What Do Natural and Organic Mean? Understanding Labels
14 March 2017
What Do Natural And Organic Mean?
Understanding labels can be challenging. Especially when trying to understand what natural and organic mean on beauty and personal care products where there is very little regulation. If you have been reaching for products with labels that say “natural” or “organic”, thinking to avoid any risky ingredients, the FDA has no legal definition for these words, and many consumers don’t make a distinction between the two.
These are my definitions: “Natural” refers to ingredients that come from the source relatively unchanged or unprocessed, like plant-based ingredients, salt or clay. “Organic” refers to plant-based ingredients grown without the use of pesticides, chemical fertilizers, irradiation or any genetically modified organisms.
Unfortunately, when you see these words on a label you can’t be sure of their meaning. This is because the FDA has no regulations to ensure that the label matches the product inside the package. A product that says natural may also include synthetic ingredients and the only way of knowing if something is organic is if it has been certified.
If you want to buy organic products, the USDA has the best standard for organic certification.
A product can be certified by the USDA as being entirely organic or for using some percentage of organic ingredients. Here are the four levels of organic certification, and what the label is allowed to say:
- “100% Organic” – means just what it says. These products can carry the USDA seal.
- “Organic” – must have at least 95% certified organic ingredients, and they have strict rules about the remaining 5%. These can also carry the USDA seal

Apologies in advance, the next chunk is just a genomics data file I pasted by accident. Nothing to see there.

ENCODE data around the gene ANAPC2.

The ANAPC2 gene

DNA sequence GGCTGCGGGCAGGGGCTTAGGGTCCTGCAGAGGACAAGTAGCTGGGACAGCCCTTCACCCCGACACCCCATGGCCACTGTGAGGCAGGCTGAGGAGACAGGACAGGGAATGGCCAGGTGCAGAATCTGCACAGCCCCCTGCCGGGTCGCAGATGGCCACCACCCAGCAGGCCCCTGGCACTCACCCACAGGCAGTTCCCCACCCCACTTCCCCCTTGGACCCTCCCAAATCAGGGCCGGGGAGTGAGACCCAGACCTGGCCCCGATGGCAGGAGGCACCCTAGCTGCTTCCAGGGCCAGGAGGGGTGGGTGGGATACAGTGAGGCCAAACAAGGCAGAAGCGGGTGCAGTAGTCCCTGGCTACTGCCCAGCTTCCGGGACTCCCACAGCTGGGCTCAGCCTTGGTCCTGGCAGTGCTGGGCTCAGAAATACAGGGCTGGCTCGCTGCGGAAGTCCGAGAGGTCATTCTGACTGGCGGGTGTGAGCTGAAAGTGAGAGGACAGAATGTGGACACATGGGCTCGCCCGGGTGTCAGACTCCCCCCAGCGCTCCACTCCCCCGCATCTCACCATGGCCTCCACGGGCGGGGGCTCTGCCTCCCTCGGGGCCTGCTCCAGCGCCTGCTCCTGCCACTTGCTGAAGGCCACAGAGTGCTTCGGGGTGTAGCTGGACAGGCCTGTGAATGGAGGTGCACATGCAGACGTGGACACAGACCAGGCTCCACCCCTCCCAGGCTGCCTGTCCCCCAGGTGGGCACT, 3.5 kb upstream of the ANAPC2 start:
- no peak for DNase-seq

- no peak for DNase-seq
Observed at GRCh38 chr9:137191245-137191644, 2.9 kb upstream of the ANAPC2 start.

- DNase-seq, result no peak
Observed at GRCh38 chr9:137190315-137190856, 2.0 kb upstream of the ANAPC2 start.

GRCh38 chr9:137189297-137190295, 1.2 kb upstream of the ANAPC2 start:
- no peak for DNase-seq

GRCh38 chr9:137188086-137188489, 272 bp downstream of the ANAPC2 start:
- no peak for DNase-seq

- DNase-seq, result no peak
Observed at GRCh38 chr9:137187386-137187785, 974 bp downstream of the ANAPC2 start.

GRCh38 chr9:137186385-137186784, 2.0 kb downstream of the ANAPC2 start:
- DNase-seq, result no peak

- “Made with Organic” – must have at least 70% certified organic ingredients. Three ingredients can also be listed on the front label (i.e. made with organic blueberries, organic sugar, and organic oats), but it cannot carry the USDA seal.
- If the item has less than 70% organic ingredients it can have organic before the name of those things on the ingredients list which are organic but can’t carry the USDA seal on the front.
You may also see products certified with the NSF/ANSI 305 label. NSF International is an organization that does certification for personal care products (and other things) that may have production processes that don’t meet the USDA’s food oriented requirements. This certification lets you know it’s made with at least 70% organic ingredients. For example, bar soap might be certified this way since lye isn’t organic and you can’t make soap without it.
Because of the lack of regulation, the terms “natural” and “organic” will always invite a certain amount of misuse. There are many ethical companies making great products, so do your research and read those labels carefully!
If you are interested in natural skin care using organic ingredients, visit the Pure Homespun Shop.
You will find items made from the highest quality and simplest ingredients, as close as possible to their raw and unfiltered state. All ingredients are non-GMO, free trade, and cruelty-free.